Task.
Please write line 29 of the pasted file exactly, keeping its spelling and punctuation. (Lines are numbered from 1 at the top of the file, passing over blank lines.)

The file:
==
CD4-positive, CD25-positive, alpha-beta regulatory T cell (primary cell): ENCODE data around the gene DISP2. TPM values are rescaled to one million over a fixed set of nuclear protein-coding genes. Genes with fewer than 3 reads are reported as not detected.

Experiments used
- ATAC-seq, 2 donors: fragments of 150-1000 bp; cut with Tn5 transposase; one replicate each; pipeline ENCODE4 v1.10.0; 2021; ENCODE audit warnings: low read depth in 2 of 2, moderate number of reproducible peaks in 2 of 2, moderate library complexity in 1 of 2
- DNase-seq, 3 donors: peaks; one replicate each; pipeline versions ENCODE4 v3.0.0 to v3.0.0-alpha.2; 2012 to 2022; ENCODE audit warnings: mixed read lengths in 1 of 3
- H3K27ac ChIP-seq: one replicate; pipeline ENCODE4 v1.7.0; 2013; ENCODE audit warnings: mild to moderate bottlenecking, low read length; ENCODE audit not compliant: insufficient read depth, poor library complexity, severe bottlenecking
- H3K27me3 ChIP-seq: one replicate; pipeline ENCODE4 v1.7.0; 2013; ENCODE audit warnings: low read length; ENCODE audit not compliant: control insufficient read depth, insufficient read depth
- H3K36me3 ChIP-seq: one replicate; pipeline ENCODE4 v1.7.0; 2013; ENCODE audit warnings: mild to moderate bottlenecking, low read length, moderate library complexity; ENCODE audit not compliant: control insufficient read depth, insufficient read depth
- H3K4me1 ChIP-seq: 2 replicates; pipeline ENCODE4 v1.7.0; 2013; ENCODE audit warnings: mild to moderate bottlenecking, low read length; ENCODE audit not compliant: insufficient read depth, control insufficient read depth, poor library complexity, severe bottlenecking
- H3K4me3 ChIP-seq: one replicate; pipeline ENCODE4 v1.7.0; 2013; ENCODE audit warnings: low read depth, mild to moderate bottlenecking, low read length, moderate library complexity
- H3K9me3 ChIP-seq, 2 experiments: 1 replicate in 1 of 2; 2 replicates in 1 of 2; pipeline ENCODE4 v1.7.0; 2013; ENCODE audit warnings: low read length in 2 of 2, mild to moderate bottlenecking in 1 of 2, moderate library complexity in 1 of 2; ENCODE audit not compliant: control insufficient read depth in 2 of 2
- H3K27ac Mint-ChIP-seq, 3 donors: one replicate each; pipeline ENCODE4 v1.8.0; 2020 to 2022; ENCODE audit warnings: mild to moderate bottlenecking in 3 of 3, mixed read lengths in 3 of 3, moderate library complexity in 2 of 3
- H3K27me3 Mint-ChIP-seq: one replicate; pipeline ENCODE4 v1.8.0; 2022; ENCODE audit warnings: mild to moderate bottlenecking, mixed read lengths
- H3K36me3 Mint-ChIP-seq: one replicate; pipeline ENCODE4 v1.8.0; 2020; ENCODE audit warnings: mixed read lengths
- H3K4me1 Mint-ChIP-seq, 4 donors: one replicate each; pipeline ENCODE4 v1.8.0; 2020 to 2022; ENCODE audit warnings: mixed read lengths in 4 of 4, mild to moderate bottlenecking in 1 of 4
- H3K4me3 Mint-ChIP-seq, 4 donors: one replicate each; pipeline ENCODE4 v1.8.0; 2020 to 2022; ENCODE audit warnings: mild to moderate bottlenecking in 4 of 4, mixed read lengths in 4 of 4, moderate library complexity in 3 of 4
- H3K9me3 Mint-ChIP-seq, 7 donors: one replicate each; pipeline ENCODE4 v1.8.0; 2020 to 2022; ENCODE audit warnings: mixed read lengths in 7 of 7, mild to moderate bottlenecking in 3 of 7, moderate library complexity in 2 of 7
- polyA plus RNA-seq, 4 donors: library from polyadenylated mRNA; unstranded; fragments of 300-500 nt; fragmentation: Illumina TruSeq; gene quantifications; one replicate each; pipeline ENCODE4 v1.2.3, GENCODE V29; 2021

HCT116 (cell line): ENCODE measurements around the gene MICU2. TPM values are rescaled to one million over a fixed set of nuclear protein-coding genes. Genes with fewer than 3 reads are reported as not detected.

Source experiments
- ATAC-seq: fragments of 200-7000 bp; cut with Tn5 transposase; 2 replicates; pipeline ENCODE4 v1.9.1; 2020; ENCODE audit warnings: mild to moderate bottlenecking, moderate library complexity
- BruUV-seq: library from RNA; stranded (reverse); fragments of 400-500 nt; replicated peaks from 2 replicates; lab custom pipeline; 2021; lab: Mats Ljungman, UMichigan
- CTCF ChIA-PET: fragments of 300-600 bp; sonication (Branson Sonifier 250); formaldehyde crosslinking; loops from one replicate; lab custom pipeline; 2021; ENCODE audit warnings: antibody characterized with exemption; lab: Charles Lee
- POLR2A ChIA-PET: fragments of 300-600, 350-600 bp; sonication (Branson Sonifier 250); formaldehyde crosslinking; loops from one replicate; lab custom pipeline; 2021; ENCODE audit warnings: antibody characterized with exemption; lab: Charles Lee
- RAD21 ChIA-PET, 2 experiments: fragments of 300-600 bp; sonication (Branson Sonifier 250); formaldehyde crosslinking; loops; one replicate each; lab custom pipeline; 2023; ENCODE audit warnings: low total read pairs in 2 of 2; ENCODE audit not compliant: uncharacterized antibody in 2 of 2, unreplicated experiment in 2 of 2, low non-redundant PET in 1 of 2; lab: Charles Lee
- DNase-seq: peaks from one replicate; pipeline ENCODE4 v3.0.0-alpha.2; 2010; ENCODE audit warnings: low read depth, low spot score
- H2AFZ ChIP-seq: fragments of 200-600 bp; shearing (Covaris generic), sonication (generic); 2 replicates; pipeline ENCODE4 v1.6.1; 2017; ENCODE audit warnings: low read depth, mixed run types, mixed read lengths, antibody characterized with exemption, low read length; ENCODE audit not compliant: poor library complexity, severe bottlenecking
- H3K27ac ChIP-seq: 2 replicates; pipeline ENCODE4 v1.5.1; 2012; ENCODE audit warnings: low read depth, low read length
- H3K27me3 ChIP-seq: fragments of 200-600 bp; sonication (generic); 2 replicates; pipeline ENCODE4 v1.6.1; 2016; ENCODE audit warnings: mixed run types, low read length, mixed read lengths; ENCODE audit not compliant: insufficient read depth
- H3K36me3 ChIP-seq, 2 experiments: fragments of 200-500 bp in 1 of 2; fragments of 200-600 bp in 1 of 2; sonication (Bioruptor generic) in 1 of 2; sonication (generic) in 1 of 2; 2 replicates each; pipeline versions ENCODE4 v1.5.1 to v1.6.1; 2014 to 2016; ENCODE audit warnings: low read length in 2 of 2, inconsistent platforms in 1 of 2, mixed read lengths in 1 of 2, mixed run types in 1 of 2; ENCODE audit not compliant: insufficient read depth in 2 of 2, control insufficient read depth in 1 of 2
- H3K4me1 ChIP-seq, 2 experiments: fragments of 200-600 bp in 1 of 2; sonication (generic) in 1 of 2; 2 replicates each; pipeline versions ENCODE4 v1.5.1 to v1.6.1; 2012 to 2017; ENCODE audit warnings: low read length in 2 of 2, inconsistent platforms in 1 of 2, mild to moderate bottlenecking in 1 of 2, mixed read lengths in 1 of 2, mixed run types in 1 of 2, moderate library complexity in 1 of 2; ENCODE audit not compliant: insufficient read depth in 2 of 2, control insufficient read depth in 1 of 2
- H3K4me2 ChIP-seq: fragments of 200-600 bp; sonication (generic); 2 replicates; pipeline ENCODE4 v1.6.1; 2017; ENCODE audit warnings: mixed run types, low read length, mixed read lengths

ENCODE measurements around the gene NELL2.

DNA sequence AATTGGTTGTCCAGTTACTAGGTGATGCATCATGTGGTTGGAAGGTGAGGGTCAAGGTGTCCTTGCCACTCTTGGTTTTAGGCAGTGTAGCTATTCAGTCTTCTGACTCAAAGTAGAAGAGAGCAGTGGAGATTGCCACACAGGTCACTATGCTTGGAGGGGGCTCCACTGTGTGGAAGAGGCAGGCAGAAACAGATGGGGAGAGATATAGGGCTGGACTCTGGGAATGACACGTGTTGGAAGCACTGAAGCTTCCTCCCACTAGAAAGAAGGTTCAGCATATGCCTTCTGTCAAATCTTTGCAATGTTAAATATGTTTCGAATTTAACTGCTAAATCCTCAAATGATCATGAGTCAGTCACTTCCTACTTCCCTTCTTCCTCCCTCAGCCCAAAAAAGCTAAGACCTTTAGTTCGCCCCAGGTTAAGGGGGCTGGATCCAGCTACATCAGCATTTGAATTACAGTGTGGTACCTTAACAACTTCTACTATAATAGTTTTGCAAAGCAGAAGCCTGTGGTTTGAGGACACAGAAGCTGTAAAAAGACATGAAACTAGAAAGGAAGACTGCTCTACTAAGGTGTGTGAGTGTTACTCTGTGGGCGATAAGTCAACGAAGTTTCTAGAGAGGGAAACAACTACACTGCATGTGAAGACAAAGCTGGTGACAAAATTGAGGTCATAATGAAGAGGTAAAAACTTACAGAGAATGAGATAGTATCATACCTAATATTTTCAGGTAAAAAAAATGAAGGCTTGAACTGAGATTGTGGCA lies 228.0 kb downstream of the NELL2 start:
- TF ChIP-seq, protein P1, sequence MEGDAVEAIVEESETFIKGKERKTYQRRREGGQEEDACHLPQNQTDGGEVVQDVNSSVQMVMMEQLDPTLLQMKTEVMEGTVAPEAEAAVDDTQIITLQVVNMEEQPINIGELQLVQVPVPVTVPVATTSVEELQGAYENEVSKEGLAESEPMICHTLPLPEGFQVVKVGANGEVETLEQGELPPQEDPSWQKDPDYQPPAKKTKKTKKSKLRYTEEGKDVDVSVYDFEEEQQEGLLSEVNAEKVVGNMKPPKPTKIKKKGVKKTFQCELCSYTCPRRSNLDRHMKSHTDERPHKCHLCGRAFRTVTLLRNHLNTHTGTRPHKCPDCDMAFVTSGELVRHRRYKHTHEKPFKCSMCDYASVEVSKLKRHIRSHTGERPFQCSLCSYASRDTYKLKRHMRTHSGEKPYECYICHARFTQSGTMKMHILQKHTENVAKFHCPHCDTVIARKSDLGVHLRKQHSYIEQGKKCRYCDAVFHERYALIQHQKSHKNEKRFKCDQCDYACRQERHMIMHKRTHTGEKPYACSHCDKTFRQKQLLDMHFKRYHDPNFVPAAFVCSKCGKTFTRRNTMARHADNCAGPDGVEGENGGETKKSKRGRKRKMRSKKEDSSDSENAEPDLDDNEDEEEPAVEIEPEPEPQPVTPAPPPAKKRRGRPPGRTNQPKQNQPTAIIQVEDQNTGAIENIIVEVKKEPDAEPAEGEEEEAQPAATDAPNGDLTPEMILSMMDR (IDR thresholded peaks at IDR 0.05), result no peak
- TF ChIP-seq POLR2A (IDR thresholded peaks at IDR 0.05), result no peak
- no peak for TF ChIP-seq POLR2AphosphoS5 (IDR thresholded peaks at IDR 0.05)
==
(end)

- H3K36me3 ChIP-seq, 2 experiments: fragments of 200-500 bp in 1 of 2; fragments of 200-600 bp in 1 of 2; sonication (Bioruptor generic) in 1 of 2; sonication (generic) in 1 of 2; 2 replicates each; pipeline versions ENCODE4 v1.5.1 to v1.6.1; 2014 to 2016; ENCODE audit warnings: low read length in 2 of 2, inconsistent platforms in 1 of 2, mixed read lengths in 1 of 2, mixed run types in 1 of 2; ENCODE audit not compliant: insufficient read depth in 2 of 2, control insufficient read depth in 1 of 2